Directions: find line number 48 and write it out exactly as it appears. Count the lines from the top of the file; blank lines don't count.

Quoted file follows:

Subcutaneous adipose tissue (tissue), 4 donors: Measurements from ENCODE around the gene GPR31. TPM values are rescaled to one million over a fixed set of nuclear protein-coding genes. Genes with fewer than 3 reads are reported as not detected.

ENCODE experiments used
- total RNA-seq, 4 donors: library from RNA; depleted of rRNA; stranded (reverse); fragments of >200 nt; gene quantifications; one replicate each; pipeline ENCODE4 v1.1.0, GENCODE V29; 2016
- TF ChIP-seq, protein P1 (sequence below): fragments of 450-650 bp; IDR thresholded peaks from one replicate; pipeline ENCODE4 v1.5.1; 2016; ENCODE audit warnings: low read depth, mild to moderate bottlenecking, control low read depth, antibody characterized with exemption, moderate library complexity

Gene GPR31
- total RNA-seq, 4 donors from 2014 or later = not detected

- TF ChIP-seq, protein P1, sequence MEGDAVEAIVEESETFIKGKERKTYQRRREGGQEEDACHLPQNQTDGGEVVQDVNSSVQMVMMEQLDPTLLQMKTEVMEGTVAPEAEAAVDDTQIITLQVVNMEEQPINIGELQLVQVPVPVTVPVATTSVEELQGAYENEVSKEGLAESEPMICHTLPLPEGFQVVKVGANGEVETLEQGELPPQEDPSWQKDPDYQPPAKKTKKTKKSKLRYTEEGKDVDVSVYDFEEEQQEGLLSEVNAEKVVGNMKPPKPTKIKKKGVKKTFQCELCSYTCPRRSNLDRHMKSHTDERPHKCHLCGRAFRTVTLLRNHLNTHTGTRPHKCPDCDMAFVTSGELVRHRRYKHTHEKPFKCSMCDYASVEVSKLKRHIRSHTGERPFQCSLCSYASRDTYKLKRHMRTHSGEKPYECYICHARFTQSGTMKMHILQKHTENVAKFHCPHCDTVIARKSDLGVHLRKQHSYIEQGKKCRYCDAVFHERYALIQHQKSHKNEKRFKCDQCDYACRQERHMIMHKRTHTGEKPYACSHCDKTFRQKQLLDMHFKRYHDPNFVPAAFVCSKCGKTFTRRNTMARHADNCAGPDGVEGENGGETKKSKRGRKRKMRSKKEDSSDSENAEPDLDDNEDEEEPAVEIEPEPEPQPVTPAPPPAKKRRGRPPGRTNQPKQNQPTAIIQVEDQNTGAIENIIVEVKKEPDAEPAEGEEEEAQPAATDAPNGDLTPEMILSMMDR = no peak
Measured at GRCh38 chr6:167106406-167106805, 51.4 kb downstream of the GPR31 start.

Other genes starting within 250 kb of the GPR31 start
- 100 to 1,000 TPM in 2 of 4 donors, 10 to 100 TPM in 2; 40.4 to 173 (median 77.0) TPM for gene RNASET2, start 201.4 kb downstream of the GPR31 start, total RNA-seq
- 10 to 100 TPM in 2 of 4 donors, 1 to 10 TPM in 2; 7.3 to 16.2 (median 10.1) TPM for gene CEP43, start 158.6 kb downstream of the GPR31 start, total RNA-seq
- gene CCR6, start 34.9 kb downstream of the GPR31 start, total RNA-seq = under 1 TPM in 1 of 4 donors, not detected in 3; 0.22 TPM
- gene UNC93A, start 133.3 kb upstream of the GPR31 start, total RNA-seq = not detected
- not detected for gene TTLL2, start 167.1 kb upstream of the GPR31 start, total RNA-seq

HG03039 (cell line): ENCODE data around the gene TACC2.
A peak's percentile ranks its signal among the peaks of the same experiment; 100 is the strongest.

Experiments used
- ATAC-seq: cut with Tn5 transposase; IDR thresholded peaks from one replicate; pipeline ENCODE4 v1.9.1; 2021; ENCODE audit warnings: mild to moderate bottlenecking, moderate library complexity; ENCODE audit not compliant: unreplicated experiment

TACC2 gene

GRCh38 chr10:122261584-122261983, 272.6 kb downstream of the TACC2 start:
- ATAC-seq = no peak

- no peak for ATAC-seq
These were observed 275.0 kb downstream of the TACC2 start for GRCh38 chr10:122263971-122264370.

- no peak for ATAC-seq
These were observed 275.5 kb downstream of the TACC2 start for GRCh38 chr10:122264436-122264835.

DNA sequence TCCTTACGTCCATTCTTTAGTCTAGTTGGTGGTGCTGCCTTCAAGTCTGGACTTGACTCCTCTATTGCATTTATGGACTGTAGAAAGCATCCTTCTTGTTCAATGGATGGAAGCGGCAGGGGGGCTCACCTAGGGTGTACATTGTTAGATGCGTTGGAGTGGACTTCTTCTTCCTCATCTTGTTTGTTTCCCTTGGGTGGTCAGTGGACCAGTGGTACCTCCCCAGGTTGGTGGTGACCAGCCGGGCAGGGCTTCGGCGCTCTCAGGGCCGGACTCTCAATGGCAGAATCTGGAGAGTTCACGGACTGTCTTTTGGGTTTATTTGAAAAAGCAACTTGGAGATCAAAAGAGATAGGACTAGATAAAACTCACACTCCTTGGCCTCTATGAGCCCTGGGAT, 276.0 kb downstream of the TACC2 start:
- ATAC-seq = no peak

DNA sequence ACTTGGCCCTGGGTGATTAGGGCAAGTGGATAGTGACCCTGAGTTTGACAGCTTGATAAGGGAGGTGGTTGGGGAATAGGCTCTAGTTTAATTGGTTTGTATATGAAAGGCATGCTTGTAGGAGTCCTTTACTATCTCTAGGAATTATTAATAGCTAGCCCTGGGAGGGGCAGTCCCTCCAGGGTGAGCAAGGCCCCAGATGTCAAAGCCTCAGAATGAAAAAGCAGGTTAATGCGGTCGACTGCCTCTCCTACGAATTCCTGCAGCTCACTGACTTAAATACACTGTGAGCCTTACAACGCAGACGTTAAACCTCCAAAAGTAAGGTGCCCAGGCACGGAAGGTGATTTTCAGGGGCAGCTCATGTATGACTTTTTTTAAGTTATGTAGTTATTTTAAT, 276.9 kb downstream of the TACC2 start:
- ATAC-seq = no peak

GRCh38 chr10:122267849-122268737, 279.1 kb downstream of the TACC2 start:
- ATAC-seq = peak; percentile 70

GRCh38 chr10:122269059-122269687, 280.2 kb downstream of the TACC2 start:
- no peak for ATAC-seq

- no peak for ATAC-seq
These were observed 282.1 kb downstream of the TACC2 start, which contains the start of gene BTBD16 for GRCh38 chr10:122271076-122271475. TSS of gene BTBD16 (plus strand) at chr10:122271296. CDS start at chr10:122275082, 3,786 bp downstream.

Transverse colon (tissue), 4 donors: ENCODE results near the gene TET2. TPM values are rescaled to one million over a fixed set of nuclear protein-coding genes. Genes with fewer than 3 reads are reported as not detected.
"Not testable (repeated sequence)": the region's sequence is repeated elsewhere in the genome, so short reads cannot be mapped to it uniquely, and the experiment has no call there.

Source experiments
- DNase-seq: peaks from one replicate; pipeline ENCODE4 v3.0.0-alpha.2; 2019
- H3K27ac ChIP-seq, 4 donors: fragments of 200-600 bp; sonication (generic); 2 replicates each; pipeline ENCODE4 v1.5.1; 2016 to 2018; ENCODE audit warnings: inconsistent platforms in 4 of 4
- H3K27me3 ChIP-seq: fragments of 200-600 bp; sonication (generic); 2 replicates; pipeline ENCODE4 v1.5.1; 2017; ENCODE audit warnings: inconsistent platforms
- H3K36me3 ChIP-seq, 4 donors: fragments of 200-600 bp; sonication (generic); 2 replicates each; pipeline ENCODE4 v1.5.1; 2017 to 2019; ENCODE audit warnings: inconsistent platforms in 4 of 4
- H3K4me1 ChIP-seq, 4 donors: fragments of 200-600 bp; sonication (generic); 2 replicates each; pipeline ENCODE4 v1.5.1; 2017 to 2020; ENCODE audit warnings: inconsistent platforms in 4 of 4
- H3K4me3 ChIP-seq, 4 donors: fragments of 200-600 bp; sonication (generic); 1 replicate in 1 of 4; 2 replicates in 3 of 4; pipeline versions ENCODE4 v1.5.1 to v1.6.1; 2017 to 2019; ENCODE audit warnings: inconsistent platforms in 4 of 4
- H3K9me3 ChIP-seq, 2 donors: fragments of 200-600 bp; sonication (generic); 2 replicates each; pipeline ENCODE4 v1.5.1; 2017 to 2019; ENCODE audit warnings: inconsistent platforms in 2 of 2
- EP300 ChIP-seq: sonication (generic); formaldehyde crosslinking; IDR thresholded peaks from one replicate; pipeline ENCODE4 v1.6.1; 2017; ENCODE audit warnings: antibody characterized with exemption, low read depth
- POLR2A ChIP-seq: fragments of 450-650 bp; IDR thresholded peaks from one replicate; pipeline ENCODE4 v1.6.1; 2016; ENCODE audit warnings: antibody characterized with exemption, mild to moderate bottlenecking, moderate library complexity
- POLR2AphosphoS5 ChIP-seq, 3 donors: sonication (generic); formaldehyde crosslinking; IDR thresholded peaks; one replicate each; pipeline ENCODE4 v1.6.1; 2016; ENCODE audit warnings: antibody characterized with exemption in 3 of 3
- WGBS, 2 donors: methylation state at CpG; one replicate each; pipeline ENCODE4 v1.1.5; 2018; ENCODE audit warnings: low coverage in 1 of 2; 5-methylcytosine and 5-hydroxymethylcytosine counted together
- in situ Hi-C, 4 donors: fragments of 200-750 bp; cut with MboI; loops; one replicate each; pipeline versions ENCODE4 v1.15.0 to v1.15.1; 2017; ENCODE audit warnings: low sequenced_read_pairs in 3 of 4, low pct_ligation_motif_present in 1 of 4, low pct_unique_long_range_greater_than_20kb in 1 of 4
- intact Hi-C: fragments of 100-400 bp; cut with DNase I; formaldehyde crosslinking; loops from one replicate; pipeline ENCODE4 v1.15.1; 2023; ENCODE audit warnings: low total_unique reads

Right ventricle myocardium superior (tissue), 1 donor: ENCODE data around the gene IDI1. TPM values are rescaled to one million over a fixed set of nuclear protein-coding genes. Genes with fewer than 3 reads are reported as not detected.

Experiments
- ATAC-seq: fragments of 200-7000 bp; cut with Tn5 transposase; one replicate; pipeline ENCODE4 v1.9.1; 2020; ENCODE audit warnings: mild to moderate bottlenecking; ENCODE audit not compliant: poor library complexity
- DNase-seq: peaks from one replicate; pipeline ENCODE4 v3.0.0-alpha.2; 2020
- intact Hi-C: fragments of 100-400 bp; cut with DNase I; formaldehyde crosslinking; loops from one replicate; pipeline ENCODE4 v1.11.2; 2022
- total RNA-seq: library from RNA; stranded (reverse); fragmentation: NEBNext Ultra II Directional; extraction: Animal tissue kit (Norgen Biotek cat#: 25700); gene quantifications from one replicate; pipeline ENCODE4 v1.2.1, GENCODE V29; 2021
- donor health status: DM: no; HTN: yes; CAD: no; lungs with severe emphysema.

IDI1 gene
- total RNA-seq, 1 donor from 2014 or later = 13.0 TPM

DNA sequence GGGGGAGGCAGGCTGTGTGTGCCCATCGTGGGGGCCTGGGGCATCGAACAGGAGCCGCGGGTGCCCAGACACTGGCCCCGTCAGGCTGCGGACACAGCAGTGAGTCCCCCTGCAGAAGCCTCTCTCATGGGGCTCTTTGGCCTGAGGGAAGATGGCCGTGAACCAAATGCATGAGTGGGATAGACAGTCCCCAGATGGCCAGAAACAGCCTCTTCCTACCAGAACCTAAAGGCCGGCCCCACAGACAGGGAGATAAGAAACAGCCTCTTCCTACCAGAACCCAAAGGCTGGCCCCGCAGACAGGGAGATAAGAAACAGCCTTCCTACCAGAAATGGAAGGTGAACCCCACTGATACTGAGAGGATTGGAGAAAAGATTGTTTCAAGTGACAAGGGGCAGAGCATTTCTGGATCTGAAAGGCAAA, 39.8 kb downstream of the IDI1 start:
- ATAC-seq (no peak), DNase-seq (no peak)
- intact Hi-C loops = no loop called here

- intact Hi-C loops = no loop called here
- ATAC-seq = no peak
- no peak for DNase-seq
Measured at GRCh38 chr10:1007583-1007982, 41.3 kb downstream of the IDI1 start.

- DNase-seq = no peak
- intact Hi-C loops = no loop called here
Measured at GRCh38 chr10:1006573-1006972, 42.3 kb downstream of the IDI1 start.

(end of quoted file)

- POLR2AphosphoS5 ChIP-seq, 3 donors: sonication (generic); formaldehyde crosslinking; IDR thresholded peaks; one replicate each; pipeline ENCODE4 v1.6.1; 2016; ENCODE audit warnings: antibody characterized with exemption in 3 of 3